Years ago I purchased an American book on frugality called The Complete Tightwad Gazette by Amy Dacyczyn. It feels a bit old fashioned in some ways now – it was written before the Internet took off in the 1990s – but it still has some extremely useful and inspiring money saving tips, as well as some ideas that won’t appeal to anyone but the most zealous scrimper (make your own baby formula springs to mind). I still sit down with it when I feel the panic rising and need some inspiration.
The author says that your expenses will be either essential or optional. A lot of things that we consider essential – mobile phones, satellite TVs, etc – are probably not. I would hate to do without my mobile phone because I like to stay in touch with my kids, so to me that is something I wouldn’t be without. However, I plan to get rid of my Virgin package as soon as my contract with them comes to an end and dig out my old Freeview box. This is definitely not essential and I am really not interested in most of the channels anyway. I have pared them back to the bare minimum for now.
Only you can decide what spending is essential and what is optional in your life, but it is interesting to list all of your expenses and see what you could do without if absolutely necessary. You might find there is a lot!
In the spirit of the Tightwad Gazette, here are some money saving tips off the top of my head:
It may not save masses of money, but if you don’t like strong tea, use the teabag twice.
When you get a present, open it carefully and save the wrapping.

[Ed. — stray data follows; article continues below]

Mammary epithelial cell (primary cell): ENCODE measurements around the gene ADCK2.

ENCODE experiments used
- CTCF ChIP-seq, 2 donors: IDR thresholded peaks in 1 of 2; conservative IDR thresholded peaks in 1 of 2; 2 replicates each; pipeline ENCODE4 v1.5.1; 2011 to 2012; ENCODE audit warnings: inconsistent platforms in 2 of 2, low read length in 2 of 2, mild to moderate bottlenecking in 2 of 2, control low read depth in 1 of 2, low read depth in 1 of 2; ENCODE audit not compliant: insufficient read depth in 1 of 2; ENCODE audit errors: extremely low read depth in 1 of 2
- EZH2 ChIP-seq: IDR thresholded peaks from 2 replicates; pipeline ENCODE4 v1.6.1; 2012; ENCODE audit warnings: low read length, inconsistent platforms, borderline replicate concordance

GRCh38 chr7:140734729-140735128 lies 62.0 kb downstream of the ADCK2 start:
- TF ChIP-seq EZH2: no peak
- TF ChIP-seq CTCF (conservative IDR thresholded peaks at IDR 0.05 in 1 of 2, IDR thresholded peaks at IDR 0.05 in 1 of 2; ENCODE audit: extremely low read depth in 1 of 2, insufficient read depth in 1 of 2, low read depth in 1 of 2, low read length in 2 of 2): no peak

Reuse old envelopes from birthdays or junk mail. I stick a freezer label over the old address and use them again – green as well as frugal.
Scratch cook where you can. Look, I work full time and run a house more or less single-handedly. I don’t have a lot of spare time. Sometimes I cut corners with sauces from jars and packets. However, if I can I cook from scratch and try to make double. For example, you can stretch a pack of mince with lots of tomatoes and veg and you have two lots of Bolognese sauce, one for now and one for the freezer.
If you have any outside space, grown some fruit and veg. Seeds are very cheap, especially if you share with friends. Courgettes are an easy one to start with, in the ground or in a grow bag (I have never had much luck with pots).
Buy clothes from boot sales. I have managed to get many bargains during the season – nice brands like Monsoon and Laura Ashley that I could never afford to buy new – for a pound or two an item. This is recycling at its best, so you can be green as well as frugal once again.
If you have a dishwasher, break the tablet in half. This seems to work just as well as a whole one in my machine.
Forget the tumble dryer. They are so expensive to use. Invest in a couple of good wooden or metal dryers. On a good day get the clothes outside on the line. I notice that Lakeland do an plug in clothes dryer that claims to cost very little to run, which I am considering as an investment. It can get a bit tiresome having clothes drying all over the house and this would speed up the process.
Don’t waste food! Only buy what you need and take a shopping list with you when you shop. Plan your meals too – I found this saved time as well as money. Put leftover bits of veg and mash into small bags in the freezer and use to pad out your soups and casseroles.
If you have time, get your hair cut by the students at your local hairdressing college. I found they take longer but tend to be very careful, and their tutor checks their work. The last time I did this it cost £7.50 for a cut and blow dry!
Look after your teeth – it really is worth keeping them clean. Even NHS dentists are expensive these days.
Drive slower. It might annoy the boy racer behind you but it really does save money on petrol.
Cut back on restaurant, cinema and pub outings. How about hosting a pot luck supper with friends, asking everyone to bring some food and drink? This is a brilliant way of socialising without breaking the bank. Me and Darling Daughter 3 have a regular Monday night movie night, where we put on a DVD – bought from the charity shop, borrowed for free from a friend or rented from the local independent DVD store – and make our own popcorn.
I’m sure you have masses more!